As Defense Secretary James Mattis is authorized to determine troop levels in Afghanistan, Stephen Miles of Win Without War says the U.S. and other foreign powers should focus on a political solution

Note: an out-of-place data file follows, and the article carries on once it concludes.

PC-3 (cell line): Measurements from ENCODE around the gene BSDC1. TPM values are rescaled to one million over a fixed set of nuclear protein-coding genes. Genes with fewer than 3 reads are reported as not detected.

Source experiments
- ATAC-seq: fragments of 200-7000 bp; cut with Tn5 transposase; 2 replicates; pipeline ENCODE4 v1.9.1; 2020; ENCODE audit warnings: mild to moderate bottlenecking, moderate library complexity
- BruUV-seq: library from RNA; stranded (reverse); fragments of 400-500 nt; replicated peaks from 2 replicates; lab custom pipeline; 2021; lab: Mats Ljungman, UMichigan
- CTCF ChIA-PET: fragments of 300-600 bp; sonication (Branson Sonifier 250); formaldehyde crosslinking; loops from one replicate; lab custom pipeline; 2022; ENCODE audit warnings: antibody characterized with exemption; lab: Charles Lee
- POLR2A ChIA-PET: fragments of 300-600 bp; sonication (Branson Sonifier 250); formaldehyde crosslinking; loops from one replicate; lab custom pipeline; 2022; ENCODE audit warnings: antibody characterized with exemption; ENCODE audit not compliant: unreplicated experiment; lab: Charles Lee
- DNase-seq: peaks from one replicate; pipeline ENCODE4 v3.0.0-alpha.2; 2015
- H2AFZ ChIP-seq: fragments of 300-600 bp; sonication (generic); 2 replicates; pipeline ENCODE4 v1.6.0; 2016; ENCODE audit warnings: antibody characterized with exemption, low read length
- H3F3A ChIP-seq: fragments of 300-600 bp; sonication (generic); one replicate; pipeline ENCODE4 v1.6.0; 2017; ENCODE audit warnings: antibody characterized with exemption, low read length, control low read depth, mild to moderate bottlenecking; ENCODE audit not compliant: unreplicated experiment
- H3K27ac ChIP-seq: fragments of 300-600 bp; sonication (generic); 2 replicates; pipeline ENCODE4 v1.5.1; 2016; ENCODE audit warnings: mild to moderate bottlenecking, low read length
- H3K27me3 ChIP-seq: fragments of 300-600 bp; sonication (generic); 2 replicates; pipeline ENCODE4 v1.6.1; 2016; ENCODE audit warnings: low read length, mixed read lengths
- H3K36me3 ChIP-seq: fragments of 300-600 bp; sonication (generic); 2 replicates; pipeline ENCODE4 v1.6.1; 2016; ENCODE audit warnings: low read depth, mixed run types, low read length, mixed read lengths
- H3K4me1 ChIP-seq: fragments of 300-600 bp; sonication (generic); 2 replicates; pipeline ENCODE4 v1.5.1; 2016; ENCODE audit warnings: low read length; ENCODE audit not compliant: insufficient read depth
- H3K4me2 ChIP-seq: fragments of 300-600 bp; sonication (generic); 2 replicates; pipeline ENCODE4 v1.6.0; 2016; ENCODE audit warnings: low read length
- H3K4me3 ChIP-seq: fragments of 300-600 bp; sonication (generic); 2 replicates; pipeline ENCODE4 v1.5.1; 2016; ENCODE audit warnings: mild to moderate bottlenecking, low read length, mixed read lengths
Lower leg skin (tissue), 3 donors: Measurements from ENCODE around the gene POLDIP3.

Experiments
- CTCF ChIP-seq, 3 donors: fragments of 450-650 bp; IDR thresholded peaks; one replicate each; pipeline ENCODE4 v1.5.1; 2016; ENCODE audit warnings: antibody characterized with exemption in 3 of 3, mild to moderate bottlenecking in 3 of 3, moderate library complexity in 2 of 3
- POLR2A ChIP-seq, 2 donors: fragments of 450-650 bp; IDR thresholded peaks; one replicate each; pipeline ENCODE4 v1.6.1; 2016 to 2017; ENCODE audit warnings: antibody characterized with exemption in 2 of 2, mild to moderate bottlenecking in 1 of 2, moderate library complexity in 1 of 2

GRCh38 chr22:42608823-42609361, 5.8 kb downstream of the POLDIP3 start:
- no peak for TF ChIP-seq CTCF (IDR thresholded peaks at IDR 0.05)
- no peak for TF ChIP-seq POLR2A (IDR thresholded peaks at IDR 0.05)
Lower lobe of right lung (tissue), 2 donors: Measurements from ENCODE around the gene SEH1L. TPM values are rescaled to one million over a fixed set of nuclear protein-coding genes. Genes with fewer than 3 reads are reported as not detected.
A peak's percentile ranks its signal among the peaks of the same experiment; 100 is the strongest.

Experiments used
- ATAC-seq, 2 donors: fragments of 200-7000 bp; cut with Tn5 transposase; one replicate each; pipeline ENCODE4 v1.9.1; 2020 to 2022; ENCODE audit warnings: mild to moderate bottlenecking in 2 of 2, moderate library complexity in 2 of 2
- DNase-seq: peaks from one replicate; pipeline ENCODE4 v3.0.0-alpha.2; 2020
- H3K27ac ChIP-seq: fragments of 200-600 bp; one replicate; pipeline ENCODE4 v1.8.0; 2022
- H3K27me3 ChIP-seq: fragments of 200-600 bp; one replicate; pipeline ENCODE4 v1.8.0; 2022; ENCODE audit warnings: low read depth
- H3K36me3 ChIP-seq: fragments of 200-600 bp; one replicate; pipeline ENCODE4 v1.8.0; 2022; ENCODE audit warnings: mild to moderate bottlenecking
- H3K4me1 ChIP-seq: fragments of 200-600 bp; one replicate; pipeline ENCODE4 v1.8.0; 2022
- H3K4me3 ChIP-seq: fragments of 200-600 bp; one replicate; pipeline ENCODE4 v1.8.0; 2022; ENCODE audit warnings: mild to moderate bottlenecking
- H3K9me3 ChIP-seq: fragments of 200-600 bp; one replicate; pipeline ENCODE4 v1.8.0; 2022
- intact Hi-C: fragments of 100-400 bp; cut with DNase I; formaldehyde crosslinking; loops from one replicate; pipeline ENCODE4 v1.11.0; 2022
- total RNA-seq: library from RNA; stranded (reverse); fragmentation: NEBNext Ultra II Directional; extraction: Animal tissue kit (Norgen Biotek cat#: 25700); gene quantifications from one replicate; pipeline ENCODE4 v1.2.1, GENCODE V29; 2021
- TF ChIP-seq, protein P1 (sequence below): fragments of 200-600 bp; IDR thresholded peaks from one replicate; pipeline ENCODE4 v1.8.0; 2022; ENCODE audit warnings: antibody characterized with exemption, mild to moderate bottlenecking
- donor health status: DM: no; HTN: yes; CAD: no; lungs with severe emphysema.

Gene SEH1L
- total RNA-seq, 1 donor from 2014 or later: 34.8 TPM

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Aaron Matè: It’s The Real News. I’m Aaron Matè. President Donald Trump has given Defense Secretary James Mattis the authority to increase troop levels in Afghanistan. Mattis is believed to support sending at least a few thousand more soldiers. The Taliban control close to half of Afghanistan, and continue to gain ground in the longest ever US war. Joining me to discuss is Stephen Miles, Director of Win Without War, Stephen, welcome. Stephen Miles: Glad to be here. Aaron Matè: Let me start by playing for you the comments of Secretary of Defense, James Mattis, when he was speaking to John McCain, Senator John McCain at a hearing this week. John McCain: First conversation that you and I had was about a strategy for Afghanistan. We’re now six months into this administration, we still haven’t got a strategy for Afghanistan. It makes it hard for us to support you when we don’t have a strategy. We know what the strategy was for the last eight years, don’t lose. When can we expect, the Congress and the United States, to get a strategy for Afghanistan that is a departure from the last eight years, which is, don’t lose? James Mattis: I believe by mid-July, we will be able to brief you in detail, sir. Aaron Matè: So, that’s Secretary James Mattis being questioned by Senator John McCain at a hearing this week. Stephen, so the complaint there from Senator McCain is that the US doesn’t have a strategy. Do you think that with Trump loosening control here, and basically giving Mattis carte blanche to increase US forces, that that strategy is changing? Stephen Miles: Well, we’re heading in the opposite direction. That’s the opposite of having a strategy. It’s worth noting that Senator McCain spoke on the first several months of the Trump administration, but we’re in the 16th year of this war. And one thing’s clear, it’s just not something that can be won on the battle field. So, the notion that the solution to that problem, which is 16 years in the making, is somehow solely giving the authority to the Department of Defense to try to win a war that everyone agrees has political solutions, it’s just preposterous. The reality is that the problems in Afghanistan are political in nature at their core, and they will only require political solutions. So, we’re actually getting farther away from having a strategy by essentially putting everything down into the military-only bucket. Aaron Matè: So, in terms of political solutions, what then do you think the US should be doing? The main counterargument to that that I hear, is that it’s the Taliban, because in part, they’ve been doing so well on the ground, militarily, aren’t interested in a political solution. Stephen Miles: Well, I think that’s not an accurate assessment. I mean, the reality is the US has never fully pursued a diplomatic process to end the war. The diplomacy can’t just be focused on one faction. It can’t just be one party to the conflict. It has to be all parties to the conflict. That includes not only the Taliban, which the US was unwilling to talk to for years, but also the regional stakeholders, India, Pakistan, and others. This is a problem that has been happening for a long time. And the folks like Senator McCain who think that somehow 5,000 more American soldiers will magically provide a solution that has bedeviled a hundred thousand American soldiers for years, it’s preposterous. The reality is that something needs to change, and it needs to change dramatically. Aaron Matè: Yeah, you know, on the issue of the Taliban and them being willing to negotiate, there was a piece in the New York Times last year called, “How Peace Between Afghanistan and the Taliban Foundered,” and they revealed, and I hadn’t heard this before, that there was a Norwegian diplomat, who actually had ties to the Taliban, because they deemed him to be credible, and he even spoke to Mullah Omar, the Taliban leader, who expressed at least his openness to meeting with the West, but the Obama administration, instead, pursued military escalation strategy in Afghanistan. Stephen Miles: You know, look, the process has never been fully explored. There’s been various back channels, there’s been a Taliban office that was opened remotely, the truth is we’ve never put our cards down and gone in for a diplomatic, political solution. And part of that rests on the shoulders of the government in Afghanistan as well. You know, they do quite well for themselves, both individually and as an entity, by relying on the large asset of American military support. American taxpayers are sending billions of dollars a year to Afghanistan. Many, many of those billions of dollars being funneled off to corruption, and put in the pockets of private citizens. People in Afghanistan and people here in Washington don’t want to stop that process, so there’s not much political interests from those parties on pursuing peace. But for those of us who are actually interested in seeing the conflict come to an end, we need to take a different course. Aaron Matè: And on that front, you mentioned earlier a regional solution involving other countries, and one of them is obviously Pakistan, as you said. Can you talk about the dynamic play here where elements of the Pakistani state help fuel the war through their support of elements of the Taliban; and whether you think a solution is possible unless the US is willing to put pressure on Pakistan to stop the Taliban support? Stephen Miles: Yeah, I mean, one thing we have to break ourselves out of is this nother that it’s simple, and there’s a handful of actors, and we just have to understand those actors and their interests. There is a myriad of players here. There’s different factions within the Taliban, the Pakistani Taliban differ from the Afghan Taliban. There’s various factions within both of those. There’s other militant groups at work here as well, various militants in Afghanistan have started to call themselves ISIS, affiliated with them. There is a host of key players at play, and we should be honest with ourselves, this is not a case of good guys versus bad guys; and the complexity here, from a political perspective is deep. Pakistan has concerns about India, and India interests in Afghanistan. India has concerns about Chinese interests in Afghanistan. And America has concerns about all of the above. So, no one’s going to say it’s going to be easy, but after 16 years of war, it’s really time to stop thinking and deluding ourselves that we just are going to solve this with a few thousand more American soldiers. Aaron Matè: Okay. And on the point of this not being black and white, what is the answer to someone from Afghanistan who says, “I don’t want to go back to living under Taliban rule, and so we cannot have peace with them. They do actually have to be militarily defeated.” Stephen Miles: Sure. The situation is complex just as you’ve seen Iraq and Syria. The solutions that are going to be sustainable are going to be something that comes from the Afghan people themselves. Unless and until there is a political process by which Afghans feel invested, which Afghans feel like they can politically express their differences and address grievances through a political system, we’re going to see a situation that’s ripe for conflict. You know, if you were an Afghan, you’d be sitting there, and this conflict would not have started in 2001 when the Americans came. This conflict has been going on for a very long time in Afghanistan. We’re now in its fourth decade, so it’s going to be hard for them to find a political solution. But the Americans should be helping that process. We should be pushing parties to end corruption, end the type of warfare and strong men and militia support that fuels these conflicts, and building political processes, and supporting through the international community, building up political institutions that can resolve them. But until we do that and unless we do that, we’re not going to see any solution to this problem. Aaron Matè: Finally, Stephen, can you talk about what impact all of this is having on the Afghan people? A few weeks ago, we had one of the worst bombings to date of the 16 year war with that massive bombing in Kabul. Last year, the UN said, I believe, was the worst year for Afghan civilians so far in terms of killings and injuries; the toll right now on Afghan civilian population. Stephen Miles: Yeah, it’s an immense toll. It really is quite devastating. Again, this is several decades of conflict now for the people of Afghanistan. And by most measures, people there are ready for solutions, they’re ready for a different path forward. The problems that we’ve seen in the recent uptake in violence and chaos is one of the reasons we’ve seen Afghan refugees on the rise, the movement of people to try to find safe passage elsewhere. But this is not a problem that is simply limited to the Afghan parties fighting with themselves, we are playing out larger conflicts and others, like Pakistan as we mentioned earlier, we’re playing out proxy wars on Afghan terrain. We need to stop doing that. We need to bring, not only all of the Afghan parties together to try to find solutions, but all the regional parties together with a robust and full diplomatic solution. But as long as we keep trying to fight and win this on the battle field, we’re never going to do that. That’s what the past 16 years of war have shown us. Aaron Matè: Stephen Miles, Director of Win Without War. Stephen, thank you. Stephen Miles: Happy to be here, thanks. Aaron Matè: And thank you for joining us on the Real News.